Car-Sharing Means There Are Already 500,000 Fewer Vehicles On The Road

It’s working!

Driving around U.S. cities, it may not seem like there are fewer cars on the road. Many places are as congested as ever. But a new study suggests that it could be a lot worse. Changing attitudes about owning a vehicle and the rise of sharing services like Zipcar have indeed reduced the number of cars on the road from what otherwise would’ve occurred.


AlixPartners, a consultancy that has automotive clients, interviewed 1,000 licensed drivers in 10 U.S. metro markets to understand what’s motivating people to use car-sharing services and what effect that’s having on vehicle sales. It estimates there are already 500,000 fewer vehicles on the road because of sharing’s popularity, and that lost sales will only increase. By 2020, it expects 4 million people will be sharing cars, and that there will be 1.2 million fewer cars.

The survey covered Austin, Texas, Boston, Chicago, Miami, New York, Portland (Oregon), San Diego, San Francisco-Oakland, Seattle, and Washington, D.C. Awareness of car-sharing was strongest in Boston, where Zipcar was founded and first launched. Avoidance of ownership was highest in New York and Washington. Younger consumers and, surprisingly, households with children were most likely to do without their own car.

Among people who have already shared a car, 51% said they’ve avoided purchasing or leasing, and that 45% expect to continue to so in the future. AlixPartners multiples the average of those two figures, 48%, by the number of people who on average use each shared vehicle. That leads to the estimate that a single sharing vehicle equates to 32 personal vehicles that don’t get purchased.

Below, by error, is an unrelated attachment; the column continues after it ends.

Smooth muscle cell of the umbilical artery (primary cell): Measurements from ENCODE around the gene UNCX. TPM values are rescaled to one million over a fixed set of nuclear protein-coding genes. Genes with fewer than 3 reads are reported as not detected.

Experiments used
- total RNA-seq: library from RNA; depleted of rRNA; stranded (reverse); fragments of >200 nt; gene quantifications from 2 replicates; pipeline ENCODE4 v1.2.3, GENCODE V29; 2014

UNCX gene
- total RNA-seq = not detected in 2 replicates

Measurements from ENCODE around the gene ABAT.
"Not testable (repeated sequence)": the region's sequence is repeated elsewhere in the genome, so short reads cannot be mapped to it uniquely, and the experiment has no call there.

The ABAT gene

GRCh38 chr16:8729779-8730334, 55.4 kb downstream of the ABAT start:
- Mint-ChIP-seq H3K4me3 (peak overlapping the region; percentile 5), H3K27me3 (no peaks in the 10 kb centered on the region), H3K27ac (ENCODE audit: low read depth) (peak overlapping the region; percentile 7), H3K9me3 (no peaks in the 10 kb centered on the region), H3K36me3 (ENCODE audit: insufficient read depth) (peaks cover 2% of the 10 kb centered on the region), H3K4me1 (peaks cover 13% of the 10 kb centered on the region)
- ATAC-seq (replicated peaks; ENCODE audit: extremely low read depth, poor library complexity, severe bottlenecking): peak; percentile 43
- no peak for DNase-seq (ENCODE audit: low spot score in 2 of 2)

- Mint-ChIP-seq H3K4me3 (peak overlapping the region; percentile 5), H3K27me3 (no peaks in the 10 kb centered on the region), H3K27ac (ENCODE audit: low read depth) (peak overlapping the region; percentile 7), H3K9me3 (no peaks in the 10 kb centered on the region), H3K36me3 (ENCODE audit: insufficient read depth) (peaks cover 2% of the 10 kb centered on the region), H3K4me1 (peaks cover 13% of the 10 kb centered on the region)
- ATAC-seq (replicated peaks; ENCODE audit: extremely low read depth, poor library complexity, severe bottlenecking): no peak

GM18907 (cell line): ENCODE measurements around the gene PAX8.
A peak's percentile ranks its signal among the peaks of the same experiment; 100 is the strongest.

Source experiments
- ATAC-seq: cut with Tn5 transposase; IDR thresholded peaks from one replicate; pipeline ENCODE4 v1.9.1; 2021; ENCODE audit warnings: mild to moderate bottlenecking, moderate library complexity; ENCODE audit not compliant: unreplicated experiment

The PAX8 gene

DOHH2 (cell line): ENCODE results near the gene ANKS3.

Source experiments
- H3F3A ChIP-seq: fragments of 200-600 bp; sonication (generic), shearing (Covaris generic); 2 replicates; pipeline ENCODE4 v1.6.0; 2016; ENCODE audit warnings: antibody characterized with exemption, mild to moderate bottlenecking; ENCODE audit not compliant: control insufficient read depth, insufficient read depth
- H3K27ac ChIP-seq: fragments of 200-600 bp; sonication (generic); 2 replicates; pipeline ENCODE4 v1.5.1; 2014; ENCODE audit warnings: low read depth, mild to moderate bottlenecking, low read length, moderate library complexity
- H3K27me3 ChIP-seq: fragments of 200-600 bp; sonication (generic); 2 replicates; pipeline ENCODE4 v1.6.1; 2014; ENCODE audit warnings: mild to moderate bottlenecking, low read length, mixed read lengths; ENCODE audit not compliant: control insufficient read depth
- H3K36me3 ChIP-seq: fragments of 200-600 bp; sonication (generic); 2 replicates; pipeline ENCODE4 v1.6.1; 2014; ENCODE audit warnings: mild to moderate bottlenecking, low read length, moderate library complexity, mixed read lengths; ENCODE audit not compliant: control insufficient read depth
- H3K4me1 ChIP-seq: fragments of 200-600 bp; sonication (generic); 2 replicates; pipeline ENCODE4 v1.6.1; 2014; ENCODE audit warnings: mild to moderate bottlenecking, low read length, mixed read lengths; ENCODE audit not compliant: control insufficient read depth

To provide a comparison with major cities, the consultants also interviewed 1,000 people nationally. And, though the number of car-sharers and avoiders was lower, it was still significant. A third of respondents (34%) have foregone purchasing or leasing a vehicle, while 21% expect to act similarly going forward.

Getting cars off the road should have environmental benefits, particularly in reducing local pollution. But the survey found that wasn’t a top concern for sharers. Cost and convenience rated highest as reasons for sharing over owning (56% of people chose either of those). Only 23% cited the environment as a primary factor.

AlixPartners expects car-sharing to keep up its growth because owning isn’t getting cheaper or more convenient. It points, in particular, to single way services, which make one-way rides possible, and more smartphone adoption, which makes reservation, locking, and locating a vehicle easier. Driverless cars could also give the industry a bump once they start appearing, the report says.

About the author

Ben Schiller is a New York staff writer for Fast Company. Previously, he edited a European management magazine and was a reporter in San Francisco, Prague, and Brussels.